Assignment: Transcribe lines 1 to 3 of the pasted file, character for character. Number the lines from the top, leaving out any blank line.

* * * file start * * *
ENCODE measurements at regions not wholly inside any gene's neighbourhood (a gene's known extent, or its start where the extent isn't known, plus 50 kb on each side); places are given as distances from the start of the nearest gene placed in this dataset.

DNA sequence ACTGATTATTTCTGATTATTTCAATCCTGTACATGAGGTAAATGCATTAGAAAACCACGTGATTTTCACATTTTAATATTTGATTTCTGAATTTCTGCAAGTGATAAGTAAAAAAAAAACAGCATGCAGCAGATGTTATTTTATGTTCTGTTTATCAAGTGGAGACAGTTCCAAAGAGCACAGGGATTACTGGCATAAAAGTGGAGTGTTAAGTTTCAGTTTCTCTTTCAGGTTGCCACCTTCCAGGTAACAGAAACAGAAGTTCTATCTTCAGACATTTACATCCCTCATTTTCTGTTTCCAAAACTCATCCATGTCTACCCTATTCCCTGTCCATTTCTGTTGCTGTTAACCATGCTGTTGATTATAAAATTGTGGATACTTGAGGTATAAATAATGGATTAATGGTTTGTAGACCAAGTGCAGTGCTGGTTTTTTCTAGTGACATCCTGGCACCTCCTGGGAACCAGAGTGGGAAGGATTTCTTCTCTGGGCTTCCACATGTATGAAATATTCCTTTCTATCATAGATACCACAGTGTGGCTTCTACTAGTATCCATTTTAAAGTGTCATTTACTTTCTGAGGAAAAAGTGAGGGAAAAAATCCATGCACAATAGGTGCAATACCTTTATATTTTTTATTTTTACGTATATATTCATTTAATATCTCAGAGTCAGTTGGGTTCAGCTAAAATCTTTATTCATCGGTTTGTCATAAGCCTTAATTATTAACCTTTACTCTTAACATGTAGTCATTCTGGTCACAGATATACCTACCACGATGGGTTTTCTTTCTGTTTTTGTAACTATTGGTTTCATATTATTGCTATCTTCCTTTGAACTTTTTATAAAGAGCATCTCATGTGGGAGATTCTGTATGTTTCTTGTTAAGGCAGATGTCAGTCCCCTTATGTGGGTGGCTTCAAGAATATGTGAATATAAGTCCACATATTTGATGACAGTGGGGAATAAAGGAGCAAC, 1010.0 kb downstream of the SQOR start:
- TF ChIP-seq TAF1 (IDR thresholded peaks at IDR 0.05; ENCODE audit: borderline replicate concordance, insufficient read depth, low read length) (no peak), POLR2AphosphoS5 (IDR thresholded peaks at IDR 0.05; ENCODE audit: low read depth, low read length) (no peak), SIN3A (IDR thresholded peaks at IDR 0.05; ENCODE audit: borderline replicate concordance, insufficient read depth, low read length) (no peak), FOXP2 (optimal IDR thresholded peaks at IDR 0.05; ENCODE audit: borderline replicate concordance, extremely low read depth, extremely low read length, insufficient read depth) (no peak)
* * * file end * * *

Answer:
ENCODE measurements at regions not wholly inside any gene's neighbourhood (a gene's known extent, or its start where the extent isn't known, plus 50 kb on each side); places are given as distances from the start of the nearest gene placed in this dataset.

DNA sequence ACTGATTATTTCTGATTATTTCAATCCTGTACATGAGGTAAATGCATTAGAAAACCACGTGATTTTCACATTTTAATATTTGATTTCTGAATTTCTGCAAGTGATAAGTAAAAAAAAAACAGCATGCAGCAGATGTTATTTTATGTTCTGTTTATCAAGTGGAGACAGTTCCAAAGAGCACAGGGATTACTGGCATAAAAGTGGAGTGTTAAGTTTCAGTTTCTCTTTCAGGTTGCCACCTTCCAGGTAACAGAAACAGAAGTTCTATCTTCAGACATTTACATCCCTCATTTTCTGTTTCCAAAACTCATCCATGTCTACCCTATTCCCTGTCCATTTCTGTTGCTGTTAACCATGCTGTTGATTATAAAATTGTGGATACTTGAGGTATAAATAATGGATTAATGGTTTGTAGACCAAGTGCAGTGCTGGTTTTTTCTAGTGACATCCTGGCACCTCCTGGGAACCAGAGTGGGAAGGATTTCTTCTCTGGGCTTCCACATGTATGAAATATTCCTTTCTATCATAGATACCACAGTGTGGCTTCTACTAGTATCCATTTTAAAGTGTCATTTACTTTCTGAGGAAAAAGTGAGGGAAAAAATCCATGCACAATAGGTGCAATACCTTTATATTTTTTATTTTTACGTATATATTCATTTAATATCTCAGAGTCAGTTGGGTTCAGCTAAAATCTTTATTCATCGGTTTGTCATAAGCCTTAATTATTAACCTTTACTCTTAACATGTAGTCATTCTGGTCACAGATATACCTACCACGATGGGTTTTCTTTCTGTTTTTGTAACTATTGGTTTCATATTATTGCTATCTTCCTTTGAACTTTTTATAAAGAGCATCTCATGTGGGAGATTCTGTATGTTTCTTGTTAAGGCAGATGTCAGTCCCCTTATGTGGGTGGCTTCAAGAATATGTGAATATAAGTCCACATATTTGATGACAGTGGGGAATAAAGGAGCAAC, 1010.0 kb downstream of the SQOR start:
- TF ChIP-seq TAF1 (IDR thresholded peaks at IDR 0.05; ENCODE audit: borderline replicate concordance, insufficient read depth, low read length) (no peak), POLR2AphosphoS5 (IDR thresholded peaks at IDR 0.05; ENCODE audit: low read depth, low read length) (no peak), SIN3A (IDR thresholded peaks at IDR 0.05; ENCODE audit: borderline replicate concordance, insufficient read depth, low read length) (no peak), FOXP2 (optimal IDR thresholded peaks at IDR 0.05; ENCODE audit: borderline replicate concordance, extremely low read depth, extremely low read length, insufficient read depth) (no peak)